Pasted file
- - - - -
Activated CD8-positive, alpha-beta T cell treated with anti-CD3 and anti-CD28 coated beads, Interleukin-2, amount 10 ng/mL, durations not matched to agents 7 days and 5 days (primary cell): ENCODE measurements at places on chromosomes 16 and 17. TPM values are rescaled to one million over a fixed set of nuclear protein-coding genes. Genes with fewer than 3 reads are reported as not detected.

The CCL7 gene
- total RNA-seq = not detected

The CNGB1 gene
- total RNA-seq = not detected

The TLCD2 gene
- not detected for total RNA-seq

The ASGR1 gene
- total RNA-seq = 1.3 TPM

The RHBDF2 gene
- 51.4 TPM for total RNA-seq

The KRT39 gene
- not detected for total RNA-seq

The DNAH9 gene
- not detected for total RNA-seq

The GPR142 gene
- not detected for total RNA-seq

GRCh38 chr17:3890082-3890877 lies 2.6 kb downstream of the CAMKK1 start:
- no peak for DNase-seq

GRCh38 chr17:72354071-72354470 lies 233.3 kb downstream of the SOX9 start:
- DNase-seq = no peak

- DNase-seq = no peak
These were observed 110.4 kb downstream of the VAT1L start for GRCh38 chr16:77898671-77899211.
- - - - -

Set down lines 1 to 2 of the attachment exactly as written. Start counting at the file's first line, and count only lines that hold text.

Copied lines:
Activated CD8-positive, alpha-beta T cell treated with anti-CD3 and anti-CD28 coated beads, Interleukin-2, amount 10 ng/mL, durations not matched to agents 7 days and 5 days (primary cell): ENCODE measurements at places on chromosomes 16 and 17. TPM values are rescaled to one million over a fixed set of nuclear protein-coding genes. Genes with fewer than 3 reads are reported as not detected.

The CCL7 gene